shinrin-yoku means forest bathing or taking in the forest atmosphere.
Emerging from Japan during the 1980s alongside the Japanese art of mindfulness, emphasising a lingering in the present moment, this restorative and engaging health practice incorporating a range of nature-based interventions, is becoming a cornerstone of preventive health care and healing in the health care systems across the globe.
In Japan it is called shinrin-yoku (森林浴) or shinrin-roho (森林療法), in Korea it is referred to as sanlimyok (산림욕) and in China people call it senlín liáofǎ (森林療法)
Forest Therapy has its origins as far back as humans go. For millennia we were born and raised in these natural environments and getting out there now to experience Forest Bathing (Forest Therapy) is a way of reminding ourselves of that. It is not a hike or strenuous walk, but rather a journey of sensory and creative experiences in a beautiful natural outdoor space, where we have an opportunity to slow down and reconnect with nature.
To go forest bathing is simply to immerse yourself in nature, soaking up the sights, sounds, touches and smells of the great outdoors.
The Theories behind all this...
Forest therapy is a guided outdoor healing practice that has been inspired by the Japanese practice of shinrin-yoku or forest bathing. There are a variety of theories that underpin and support the proposals that forest therapy has beneficial effects on psychological and physical wellbeing. These theories include the Biophilia Hypothesis, Attention Restoration Theory, and Psychophysiological Stress Recovery Theory.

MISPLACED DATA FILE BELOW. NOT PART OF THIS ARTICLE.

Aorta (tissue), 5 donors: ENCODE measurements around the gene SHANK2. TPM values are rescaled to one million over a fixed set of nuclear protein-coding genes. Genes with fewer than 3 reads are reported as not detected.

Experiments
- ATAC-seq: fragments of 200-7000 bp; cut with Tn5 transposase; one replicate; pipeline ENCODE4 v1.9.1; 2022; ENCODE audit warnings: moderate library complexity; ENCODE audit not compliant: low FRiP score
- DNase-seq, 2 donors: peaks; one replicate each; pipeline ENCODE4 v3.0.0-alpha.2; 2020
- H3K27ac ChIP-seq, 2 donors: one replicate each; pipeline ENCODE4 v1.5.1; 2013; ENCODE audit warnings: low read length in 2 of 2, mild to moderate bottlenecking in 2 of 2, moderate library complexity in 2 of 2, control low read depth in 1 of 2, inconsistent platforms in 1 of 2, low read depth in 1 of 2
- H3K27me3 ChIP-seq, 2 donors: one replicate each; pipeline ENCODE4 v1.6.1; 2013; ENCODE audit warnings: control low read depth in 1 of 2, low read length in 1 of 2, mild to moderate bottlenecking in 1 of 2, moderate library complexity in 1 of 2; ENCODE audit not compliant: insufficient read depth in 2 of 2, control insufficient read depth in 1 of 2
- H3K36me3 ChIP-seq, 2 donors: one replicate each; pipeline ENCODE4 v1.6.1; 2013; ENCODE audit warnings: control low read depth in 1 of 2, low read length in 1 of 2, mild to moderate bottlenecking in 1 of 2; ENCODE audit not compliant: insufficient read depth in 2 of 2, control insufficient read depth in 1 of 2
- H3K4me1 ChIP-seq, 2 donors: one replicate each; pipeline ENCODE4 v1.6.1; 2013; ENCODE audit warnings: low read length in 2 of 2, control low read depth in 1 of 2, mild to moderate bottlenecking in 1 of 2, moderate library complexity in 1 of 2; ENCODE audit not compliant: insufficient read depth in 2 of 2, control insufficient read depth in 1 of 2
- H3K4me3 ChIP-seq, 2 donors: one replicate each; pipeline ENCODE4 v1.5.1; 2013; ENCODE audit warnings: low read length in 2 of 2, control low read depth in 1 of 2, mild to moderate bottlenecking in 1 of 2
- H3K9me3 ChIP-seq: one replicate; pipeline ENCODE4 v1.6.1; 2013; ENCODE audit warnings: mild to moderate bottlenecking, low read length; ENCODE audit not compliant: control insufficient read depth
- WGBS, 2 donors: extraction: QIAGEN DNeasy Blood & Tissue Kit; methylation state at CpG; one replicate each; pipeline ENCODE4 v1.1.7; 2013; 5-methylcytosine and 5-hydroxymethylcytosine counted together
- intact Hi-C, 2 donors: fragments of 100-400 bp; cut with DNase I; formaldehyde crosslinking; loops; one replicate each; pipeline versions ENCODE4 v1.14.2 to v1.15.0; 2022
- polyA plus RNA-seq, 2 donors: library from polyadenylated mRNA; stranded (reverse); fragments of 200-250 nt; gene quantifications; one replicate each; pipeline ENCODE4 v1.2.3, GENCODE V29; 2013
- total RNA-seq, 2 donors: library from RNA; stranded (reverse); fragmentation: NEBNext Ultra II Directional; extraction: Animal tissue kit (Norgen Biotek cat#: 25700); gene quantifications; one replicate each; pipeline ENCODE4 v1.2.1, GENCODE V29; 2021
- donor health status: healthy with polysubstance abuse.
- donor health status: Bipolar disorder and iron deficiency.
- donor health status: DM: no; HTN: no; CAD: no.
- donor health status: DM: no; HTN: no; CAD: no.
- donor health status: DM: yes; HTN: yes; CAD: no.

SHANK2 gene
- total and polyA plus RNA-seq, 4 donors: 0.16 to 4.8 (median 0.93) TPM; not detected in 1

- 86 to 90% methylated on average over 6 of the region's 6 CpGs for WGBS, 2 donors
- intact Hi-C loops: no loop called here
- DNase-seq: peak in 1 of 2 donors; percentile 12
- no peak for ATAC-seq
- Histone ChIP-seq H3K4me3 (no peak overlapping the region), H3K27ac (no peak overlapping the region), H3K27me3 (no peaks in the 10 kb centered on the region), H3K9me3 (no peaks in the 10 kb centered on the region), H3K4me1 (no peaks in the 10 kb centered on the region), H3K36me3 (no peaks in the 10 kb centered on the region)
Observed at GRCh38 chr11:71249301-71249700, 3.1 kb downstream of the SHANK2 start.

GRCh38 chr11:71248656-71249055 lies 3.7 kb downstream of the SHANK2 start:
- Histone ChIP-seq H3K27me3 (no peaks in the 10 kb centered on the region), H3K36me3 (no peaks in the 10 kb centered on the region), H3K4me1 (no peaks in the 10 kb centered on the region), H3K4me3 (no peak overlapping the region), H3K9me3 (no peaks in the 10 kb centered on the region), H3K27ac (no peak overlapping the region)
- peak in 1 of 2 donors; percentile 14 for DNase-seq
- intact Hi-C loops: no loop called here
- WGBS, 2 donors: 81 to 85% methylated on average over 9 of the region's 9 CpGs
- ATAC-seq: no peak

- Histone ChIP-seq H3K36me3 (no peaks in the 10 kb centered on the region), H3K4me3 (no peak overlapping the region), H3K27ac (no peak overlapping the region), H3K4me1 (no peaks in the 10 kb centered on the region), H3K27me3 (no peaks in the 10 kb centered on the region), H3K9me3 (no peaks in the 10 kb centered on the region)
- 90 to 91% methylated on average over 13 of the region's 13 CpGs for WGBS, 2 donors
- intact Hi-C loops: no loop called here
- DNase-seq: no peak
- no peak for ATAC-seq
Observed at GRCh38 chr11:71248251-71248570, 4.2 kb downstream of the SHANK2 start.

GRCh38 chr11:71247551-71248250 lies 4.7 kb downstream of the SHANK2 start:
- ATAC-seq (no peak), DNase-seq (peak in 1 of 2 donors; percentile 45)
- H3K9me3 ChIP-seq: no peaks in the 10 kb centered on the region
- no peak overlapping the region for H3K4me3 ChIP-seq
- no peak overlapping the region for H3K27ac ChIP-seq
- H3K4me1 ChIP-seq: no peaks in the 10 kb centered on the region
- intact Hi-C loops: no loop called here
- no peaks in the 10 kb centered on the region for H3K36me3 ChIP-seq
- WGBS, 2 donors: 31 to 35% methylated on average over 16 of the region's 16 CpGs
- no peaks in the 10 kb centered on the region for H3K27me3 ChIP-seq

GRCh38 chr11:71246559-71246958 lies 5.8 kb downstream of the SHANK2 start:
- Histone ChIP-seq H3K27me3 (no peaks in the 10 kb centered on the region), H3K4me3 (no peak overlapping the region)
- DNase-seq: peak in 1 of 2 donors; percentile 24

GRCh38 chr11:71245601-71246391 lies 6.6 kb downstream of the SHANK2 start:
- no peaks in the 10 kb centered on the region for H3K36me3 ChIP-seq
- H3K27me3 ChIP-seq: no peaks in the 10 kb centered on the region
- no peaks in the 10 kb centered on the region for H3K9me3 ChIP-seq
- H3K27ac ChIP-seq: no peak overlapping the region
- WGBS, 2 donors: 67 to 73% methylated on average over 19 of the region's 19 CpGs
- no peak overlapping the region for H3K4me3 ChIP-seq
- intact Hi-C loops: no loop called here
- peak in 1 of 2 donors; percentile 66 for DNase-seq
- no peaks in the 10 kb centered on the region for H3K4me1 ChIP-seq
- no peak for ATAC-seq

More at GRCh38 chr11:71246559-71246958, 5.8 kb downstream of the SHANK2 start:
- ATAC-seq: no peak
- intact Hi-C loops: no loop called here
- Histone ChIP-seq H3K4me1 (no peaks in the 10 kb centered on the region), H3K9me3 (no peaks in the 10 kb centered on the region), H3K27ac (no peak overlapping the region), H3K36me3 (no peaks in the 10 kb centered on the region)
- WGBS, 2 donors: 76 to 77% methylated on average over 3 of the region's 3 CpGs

The Biophilia Hypothesis argues that since our ancestors evolved in wild settings and relied on the environment for survival, we have an innate drive to connect with nature. The Attention Restoration Theory claims that looking at natural landscapes, such as beaches, forest or mountain landscapes will allow for your mind to sit in the default mode network, to wander freely and thereby relaxing the stringent focus of everyday life. The Psychophysiological Stress Recovery Theory proposes that when people are psychologically or physically stressed, then exposure to unthreatening natural environments will reduce stress and have a restorative effect⁵.
More about these theories...
The Biophilia Hypothesis suggests that humans have an innate desire to connect with nature because our ancestors evolved in wild settings and relied on the environment for survival. Biophilia is defined as "the love of life or living systems" and suggests that humans have an instinctive bond with other living organisms. This bond is thought to be responsible for the positive effects of forest therapy on psychological and physical wellbeing.
Attention Restoration Theory
The Attention Restoration Theory proposes that looking at natural landscapes, such as beaches, forest or mountain landscapes will allow for your mind to sit in the default mode network, to wander freely and thereby relaxing the stringent focus of everyday life. This can lead to improved cognitive function and reduced stress. The default mode network is a network of brain regions that are active when a person is not focused on the outside world.
Psychophysiological Stress Recovery Theory
This theory proposes that when people are psychologically or physically stressed, then exposure to unthreatening natural environments will reduce stress and have a restorative effect. This effect is thought to be due to the fact that natural environments are perceived as less threatening than urban environments. The restorative effect of natural environments has been shown to be mediated by changes in physiological measures such as heart rate variability, cortisol levels, and blood pressure.
Source: Conversation with Bing, 2/4/2023(1) Can forest therapy enhance health and well-being?. https://www.health.harvard.edu/blog/can-forest-therapy-enhance-health-and-well-being-2020052919948 Accessed 2/4/2023.